Mefenamic Acid 250mg Capsules
£14.99 – £28.99
Period pain is experienced by most women at some point in their lives as a normal part of their menstrual cycle. The pain can be felt in the tummy and sometimes the back and thighs. The pain can feel like either intense spasms (cramps) or a constant dull ache. Mefenamic Acid is a non-steroidal anti-inflammatory drug that tackles period pain head-on shortly after being taken, easing your discomfort to get on with your day. It can also be used to relieve moderately severe pain, such as muscular aches and pains, headaches, and dental pain.
Period pain is common and a normal part of your menstrual cycle. Most women experience it at some point in their lives.
It’s usually felt as painful muscle cramps in the tummy, which can spread to the back and thighs.
The pain sometimes comes in intense spasms, while at other times it may be dull but more constant.
What causes period pain?
Period pain occurs when the muscular wall of the womb tightens (contracts).
During your period, the wall of the womb starts to contract more vigorously to encourage the womb lining to shed away as part of your monthly period.
When the muscular wall of the womb contracts, it compresses the blood vessels lining your womb. This temporarily cuts off the blood supply – and hence oxygen supply – to your womb. Without oxygen, the tissues in your womb release chemicals that trigger pain.
While your body is releasing these pain-triggering chemicals, it’s also producing other chemicals called prostaglandins. These encourage the womb muscles to contract more, further increasing the level of pain.
Period pain caused by a condition
Less commonly, period pain can be caused by an underlying medical condition. Doctors sometimes call this secondary dysmenorrhoea.
Period pain linked to an underlying condition tends to affect older women. Women aged 30 to 45 are most commonly affected.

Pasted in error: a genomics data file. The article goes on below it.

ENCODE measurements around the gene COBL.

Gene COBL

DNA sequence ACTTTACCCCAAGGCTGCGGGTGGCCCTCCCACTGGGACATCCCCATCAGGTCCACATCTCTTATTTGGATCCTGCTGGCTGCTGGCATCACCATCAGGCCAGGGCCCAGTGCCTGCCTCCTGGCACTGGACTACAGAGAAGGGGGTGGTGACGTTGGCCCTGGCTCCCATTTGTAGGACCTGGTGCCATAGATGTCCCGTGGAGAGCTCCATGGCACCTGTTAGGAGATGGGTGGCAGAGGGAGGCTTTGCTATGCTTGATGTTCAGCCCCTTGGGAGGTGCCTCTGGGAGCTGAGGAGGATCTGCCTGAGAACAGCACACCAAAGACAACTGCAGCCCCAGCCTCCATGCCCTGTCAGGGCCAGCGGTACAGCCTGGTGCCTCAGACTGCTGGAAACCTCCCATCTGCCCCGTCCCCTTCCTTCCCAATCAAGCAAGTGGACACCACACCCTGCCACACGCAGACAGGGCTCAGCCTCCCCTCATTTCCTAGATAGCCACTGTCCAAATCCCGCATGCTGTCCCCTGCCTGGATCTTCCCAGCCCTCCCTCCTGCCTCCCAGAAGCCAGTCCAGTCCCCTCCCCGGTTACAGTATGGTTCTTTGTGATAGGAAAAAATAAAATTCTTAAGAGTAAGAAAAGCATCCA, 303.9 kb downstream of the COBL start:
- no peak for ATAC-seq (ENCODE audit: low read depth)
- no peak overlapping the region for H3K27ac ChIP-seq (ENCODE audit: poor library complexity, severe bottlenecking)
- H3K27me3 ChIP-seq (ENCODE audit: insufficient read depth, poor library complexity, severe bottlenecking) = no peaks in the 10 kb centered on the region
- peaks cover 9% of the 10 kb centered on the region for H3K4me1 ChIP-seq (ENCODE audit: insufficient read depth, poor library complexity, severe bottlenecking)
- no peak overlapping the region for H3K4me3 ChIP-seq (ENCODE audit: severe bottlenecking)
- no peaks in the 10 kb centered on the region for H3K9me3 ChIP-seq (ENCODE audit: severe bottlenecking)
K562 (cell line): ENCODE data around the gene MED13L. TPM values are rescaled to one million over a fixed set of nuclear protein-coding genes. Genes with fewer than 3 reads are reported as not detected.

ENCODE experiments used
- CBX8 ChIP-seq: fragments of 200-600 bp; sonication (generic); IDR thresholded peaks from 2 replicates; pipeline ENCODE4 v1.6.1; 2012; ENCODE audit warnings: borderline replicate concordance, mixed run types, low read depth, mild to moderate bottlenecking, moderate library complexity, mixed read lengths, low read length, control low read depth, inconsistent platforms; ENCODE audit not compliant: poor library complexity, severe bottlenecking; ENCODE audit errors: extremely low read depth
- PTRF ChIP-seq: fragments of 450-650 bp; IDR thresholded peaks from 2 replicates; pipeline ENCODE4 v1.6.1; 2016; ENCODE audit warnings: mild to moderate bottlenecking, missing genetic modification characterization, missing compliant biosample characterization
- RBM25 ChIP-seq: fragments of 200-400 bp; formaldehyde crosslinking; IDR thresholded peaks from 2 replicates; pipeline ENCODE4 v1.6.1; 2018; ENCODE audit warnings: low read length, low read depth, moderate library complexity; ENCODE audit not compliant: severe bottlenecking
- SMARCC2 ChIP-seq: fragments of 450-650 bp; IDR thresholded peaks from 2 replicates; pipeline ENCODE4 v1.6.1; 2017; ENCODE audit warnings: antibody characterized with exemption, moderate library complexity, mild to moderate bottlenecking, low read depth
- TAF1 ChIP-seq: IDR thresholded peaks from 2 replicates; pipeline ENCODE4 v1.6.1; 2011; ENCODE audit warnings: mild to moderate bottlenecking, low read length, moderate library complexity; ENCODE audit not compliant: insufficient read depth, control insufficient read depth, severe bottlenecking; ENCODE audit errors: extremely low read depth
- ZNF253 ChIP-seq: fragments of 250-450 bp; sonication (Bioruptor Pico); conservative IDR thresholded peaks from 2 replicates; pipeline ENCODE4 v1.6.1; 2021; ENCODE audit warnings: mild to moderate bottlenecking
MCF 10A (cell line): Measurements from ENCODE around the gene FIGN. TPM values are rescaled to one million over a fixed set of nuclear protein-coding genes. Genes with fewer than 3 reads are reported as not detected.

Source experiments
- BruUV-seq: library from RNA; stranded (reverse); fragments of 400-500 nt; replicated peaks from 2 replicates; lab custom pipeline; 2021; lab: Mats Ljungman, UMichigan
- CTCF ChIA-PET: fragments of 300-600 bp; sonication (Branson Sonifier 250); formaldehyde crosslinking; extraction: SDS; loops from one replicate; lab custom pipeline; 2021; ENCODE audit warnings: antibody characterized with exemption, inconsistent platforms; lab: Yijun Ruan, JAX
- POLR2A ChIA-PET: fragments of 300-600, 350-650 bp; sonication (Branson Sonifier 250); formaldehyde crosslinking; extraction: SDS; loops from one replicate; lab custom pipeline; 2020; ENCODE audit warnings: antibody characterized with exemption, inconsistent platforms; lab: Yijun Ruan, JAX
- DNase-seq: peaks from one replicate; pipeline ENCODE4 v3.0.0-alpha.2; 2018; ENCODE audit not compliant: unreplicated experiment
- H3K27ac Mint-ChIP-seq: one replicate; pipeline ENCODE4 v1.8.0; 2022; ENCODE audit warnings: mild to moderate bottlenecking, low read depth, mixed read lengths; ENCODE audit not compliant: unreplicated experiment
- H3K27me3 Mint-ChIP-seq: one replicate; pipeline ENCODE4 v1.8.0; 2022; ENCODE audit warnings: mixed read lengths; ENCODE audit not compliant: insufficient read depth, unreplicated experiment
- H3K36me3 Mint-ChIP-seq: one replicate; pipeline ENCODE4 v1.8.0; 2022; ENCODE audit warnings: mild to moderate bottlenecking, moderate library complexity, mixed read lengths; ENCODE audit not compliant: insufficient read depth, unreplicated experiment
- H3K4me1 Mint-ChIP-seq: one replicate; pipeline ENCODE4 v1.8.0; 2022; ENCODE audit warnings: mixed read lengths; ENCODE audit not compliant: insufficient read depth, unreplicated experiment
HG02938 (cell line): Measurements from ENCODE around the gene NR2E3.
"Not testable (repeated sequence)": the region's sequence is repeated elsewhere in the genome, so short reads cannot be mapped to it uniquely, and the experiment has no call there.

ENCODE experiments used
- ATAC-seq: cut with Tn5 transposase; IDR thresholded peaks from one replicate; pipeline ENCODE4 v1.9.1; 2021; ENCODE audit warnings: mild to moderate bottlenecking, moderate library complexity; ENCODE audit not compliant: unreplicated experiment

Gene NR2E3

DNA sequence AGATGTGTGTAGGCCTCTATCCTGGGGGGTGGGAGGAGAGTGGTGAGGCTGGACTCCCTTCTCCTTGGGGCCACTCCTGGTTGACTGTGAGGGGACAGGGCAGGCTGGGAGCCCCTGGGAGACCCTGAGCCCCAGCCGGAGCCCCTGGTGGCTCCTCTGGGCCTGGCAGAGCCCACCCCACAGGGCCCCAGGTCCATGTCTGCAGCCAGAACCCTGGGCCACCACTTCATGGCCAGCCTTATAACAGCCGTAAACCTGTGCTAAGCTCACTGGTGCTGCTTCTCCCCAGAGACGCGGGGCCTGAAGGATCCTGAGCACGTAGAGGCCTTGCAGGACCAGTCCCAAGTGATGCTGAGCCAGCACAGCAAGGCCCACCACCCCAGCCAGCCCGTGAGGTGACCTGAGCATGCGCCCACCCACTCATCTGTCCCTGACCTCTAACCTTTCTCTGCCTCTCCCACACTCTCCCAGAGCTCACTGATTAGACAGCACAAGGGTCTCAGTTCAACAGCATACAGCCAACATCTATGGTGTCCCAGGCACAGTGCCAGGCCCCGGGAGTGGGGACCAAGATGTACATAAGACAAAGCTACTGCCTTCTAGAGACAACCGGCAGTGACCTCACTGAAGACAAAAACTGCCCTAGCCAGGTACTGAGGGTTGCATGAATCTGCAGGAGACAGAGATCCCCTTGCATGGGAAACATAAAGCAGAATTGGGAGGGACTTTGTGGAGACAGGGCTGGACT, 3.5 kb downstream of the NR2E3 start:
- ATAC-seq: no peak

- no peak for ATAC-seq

Conditions that can cause period pain include:
endometriosis – where cells that normally line the womb start to grow in other places, such as in the fallopian tubes and ovaries; these cells can cause intense pain when they shed and fall away
fibroids – non-cancerous tumours that can grow in the womb and can make your periods heavy and painful
pelvic inflammatory disease – where your womb, fallopian tubes and ovaries become infected with bacteria, causing them to become severely inflamed
adenomyosis – where the tissue that normally lines the womb starts to grow within the muscular womb wall, making your periods particularly painful.
Mefenamic Acid is a prescription only medication available in the UK. Mefenamic acid is a nonsteroidal anti-inflammatory drug (NSAID) and can be used to treat period pain by reducing inflammation and provides an effective pain relief. These medicines reduce pain and inflammation, and bring down a high temperature and works by reducing hormones (prostaglandins) that cause inflammation and pain in the body.
Mefenamic acid is commonly used to treat menstrual pain.
Mefenamic Acid can also be used used for relief of mild to moderate pain including muscle pains and pain after injury, headaches and toothaches, period pains and pain following an operation or after childbirth, pain due to rheumatoid arthritis and osteoarthrosis. It is also used to treat excessively heavy periods caused by abnormal function and presence of a contraceptive coil, where the disease in the pelvis has been ruled out
Mefenamic acid can increase your risk of fatal heart attack or stroke, especially if you use it long term or take high doses, or if you have heart disease. Do not use this medicine just before or after heart bypass surgery (coronary artery bypass graft, or CABG).
Mefenamic acid may also cause stomach or intestinal bleeding, which can be fatal. These conditions can occur without warning while you are using mefenamic acid, especially in older adults.